The importance of smallpox vaccination as a preventive measure in controlling recent outbreaks of monkeypox

In a recently published article in the International Journal of Infectious Diseases, scientists have described the importance of smallpox vaccination as a preventive measure in controlling recent outbreaks of monkeypox infection.

Study: Vaccination for monkeypox prevention in persons with high-risk sexual behaviours to control on-going outbreak of monkeypox virus clade 3. Image Credit: Cristian Storto/Shutterstock
Study: Vaccination for monkeypox prevention in persons with high-risk sexual behaviours to control on-going outbreak of monkeypox virus clade 3. Image Credit: Cristian Storto/Shutterstock

Background

Monkeypox is a rare zoonotic virus that jumps from animals to humans and can also spread between humans. The virus is typically endemic in Central and West Africa. However, a considerable number of monkeypox cases have recently been reported to the World Health Organization (WHO) from 42 countries worldwide.

The majority of these cases have been detected in the WHO European region. Notably, few of these cases have a travel history to endemic African countries. This indicates that the virus is now capable of infecting people through community transmission.

People vaccinated against the smallpox virus are less susceptible to catching monkeypox infection. However, since smallpox was eradicated in 1980, young people aged less than 40 years are unlikely to have been vaccinated against smallpox.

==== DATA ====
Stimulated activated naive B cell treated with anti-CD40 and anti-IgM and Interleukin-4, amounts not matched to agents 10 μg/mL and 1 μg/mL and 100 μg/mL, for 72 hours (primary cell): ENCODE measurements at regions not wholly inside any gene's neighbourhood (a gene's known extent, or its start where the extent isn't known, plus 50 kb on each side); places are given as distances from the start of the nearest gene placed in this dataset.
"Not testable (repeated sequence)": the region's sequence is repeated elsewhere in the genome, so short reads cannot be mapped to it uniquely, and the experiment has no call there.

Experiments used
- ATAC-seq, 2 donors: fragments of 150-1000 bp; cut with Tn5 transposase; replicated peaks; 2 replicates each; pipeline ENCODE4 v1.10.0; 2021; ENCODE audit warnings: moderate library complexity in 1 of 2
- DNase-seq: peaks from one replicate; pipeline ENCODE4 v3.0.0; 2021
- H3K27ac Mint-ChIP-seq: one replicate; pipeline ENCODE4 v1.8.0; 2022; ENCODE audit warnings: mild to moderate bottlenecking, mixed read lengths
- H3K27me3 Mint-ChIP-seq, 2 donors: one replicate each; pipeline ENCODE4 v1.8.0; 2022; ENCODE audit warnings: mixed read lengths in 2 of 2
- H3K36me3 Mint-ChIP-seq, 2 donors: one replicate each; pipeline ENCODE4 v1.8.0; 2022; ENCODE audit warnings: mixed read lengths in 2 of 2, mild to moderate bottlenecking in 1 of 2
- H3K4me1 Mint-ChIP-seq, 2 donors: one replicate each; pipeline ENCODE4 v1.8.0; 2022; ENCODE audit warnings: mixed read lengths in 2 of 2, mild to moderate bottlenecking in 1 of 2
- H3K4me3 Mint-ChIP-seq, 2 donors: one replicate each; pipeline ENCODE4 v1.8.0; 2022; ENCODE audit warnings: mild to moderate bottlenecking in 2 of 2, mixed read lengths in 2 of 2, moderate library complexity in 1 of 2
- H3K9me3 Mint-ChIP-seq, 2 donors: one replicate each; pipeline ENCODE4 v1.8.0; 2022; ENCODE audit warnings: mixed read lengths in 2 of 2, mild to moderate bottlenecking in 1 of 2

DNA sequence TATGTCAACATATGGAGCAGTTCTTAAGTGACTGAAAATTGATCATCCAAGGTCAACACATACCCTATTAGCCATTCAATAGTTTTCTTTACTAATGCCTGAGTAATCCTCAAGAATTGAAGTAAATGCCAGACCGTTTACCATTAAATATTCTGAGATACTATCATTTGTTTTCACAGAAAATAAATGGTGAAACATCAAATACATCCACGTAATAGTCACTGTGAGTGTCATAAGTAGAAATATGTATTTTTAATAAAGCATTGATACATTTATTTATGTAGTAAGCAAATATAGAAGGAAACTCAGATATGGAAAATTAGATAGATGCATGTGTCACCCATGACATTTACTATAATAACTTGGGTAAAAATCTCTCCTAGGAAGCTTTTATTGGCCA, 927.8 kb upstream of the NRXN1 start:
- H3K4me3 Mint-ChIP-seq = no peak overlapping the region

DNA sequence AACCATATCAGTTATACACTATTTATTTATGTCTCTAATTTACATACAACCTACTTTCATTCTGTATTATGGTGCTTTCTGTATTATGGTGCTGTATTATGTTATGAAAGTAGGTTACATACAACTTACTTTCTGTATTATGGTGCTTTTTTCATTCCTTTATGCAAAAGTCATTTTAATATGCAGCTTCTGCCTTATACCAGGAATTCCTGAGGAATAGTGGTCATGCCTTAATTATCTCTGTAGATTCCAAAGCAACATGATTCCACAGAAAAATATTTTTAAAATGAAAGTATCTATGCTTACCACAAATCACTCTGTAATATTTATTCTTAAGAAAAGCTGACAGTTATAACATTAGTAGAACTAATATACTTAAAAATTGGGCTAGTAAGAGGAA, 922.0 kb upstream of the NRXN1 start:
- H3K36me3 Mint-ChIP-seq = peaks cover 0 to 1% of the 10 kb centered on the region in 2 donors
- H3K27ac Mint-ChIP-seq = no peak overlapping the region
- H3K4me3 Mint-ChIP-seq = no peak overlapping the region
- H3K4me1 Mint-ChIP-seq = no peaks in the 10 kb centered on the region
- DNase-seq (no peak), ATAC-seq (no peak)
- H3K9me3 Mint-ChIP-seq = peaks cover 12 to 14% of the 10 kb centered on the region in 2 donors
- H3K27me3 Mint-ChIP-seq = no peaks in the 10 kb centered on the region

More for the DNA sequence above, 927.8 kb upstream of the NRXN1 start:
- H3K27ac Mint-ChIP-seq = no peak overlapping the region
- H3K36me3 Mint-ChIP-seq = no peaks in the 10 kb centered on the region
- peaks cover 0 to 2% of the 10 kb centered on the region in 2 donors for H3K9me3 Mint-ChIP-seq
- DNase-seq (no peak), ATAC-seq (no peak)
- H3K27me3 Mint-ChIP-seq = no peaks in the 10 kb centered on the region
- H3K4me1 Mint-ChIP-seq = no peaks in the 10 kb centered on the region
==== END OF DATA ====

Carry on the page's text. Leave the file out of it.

Monkeypox outbreaks that occur in Centra Africa, West Africa, and outside of African countries have been proposed to be designated as clade 1, clade 2, and clade 3, respectively. Considering recent outbreaks, the virus has been found to spread efficiently among highly sexually active young men who do not have pre-existing immunity. Homosexual men are particularly susceptible to monkeypox infection.

In recent outbreaks, a high prevalence of human immunodeficiency virus (HIV) infection has been observed in a considerable proportion of people who have contracted monkeypox infection. This observation highlights the need for strict surveillance of emerging monkeypox cases to control recent outbreaks' uprising trajectories.

Preventive measures against monkeypox infection

Regarding pre-exposure preventive measures, anti-retroviral treatments have shown high efficacy in reducing monkeypox transmission by 50% in real-world conditions. Vaccination against the already eradicated smallpox virus has also provided 85% cross-protection against monkeypox infection.

As a pre-exposure preventive measure, vaccination is particularly recommended for at-risk healthcare workers and laboratory staff who handle clinical samples for monkeypox diagnosis or work with orthopoxviruses (monkeypox, cowpox, and variola).

According to recent WHO guidelines, smallpox vaccines should not be used widely to control monkeypox infection. However, they recommend administering smallpox vaccines as a post-exposure preventive measure to high-risk contacts of cases within four hours of exposure.

However, given the lack of supply, vaccine prioritization is highly required to protect high-risk people, including homosexual men. Pre-exposure vaccination of high-risk homosexual men is expected to reduce monkeypox transmission in the general population.

According to a statement published by the UK Health Security Agency on June 21, 2022, "some gay and bisexual men at higher risk of exposure to monkeypox should be offered vaccines to help control the recent outbreak of the virus" and that "an individual's eligibility would depend on several factors but would be similar to the criteria used to assess those eligible for HIV pre-exposure prophylaxis – but applied regardless of HIV status."

Safety profile of smallpox vaccines